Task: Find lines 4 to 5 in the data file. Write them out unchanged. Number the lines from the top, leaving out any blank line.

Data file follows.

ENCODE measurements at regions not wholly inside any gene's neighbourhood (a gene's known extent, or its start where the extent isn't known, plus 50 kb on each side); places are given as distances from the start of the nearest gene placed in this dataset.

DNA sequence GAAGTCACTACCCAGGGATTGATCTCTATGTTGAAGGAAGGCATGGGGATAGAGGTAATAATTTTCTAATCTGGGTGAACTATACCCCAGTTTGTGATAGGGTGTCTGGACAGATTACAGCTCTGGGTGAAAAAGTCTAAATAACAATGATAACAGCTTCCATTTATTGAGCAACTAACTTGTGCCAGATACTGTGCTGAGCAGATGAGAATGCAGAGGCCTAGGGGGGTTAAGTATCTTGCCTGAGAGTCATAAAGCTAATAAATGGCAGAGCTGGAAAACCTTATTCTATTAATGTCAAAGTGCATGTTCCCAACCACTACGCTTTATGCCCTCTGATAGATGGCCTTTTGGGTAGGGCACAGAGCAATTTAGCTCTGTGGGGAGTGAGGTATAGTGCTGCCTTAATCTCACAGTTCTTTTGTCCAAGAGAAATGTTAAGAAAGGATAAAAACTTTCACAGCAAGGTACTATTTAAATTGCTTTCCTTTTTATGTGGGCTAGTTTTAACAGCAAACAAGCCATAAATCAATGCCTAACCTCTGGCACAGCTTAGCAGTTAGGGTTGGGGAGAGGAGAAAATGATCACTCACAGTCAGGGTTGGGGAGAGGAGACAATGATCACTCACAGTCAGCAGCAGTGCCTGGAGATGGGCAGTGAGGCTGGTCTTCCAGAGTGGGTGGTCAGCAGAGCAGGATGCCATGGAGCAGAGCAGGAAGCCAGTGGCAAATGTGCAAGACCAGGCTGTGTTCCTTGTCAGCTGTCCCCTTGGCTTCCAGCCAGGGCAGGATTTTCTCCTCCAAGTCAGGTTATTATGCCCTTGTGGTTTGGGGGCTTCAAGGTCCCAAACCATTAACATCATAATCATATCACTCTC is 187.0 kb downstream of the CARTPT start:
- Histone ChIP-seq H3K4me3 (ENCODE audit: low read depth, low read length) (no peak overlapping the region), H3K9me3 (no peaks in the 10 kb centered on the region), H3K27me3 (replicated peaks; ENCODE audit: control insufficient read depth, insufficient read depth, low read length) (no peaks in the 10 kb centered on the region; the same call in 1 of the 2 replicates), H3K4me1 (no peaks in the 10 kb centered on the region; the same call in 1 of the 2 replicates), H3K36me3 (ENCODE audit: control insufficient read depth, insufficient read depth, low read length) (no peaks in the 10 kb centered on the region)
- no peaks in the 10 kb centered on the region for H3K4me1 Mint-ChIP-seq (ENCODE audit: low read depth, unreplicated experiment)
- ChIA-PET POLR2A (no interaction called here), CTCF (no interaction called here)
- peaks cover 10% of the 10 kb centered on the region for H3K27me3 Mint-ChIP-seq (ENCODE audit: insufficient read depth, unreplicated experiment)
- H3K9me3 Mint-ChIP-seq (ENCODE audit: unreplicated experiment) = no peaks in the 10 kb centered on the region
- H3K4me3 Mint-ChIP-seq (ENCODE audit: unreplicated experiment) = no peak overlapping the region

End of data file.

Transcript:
- no peaks in the 10 kb centered on the region for H3K4me1 Mint-ChIP-seq (ENCODE audit: low read depth, unreplicated experiment)
- ChIA-PET POLR2A (no interaction called here), CTCF (no interaction called here)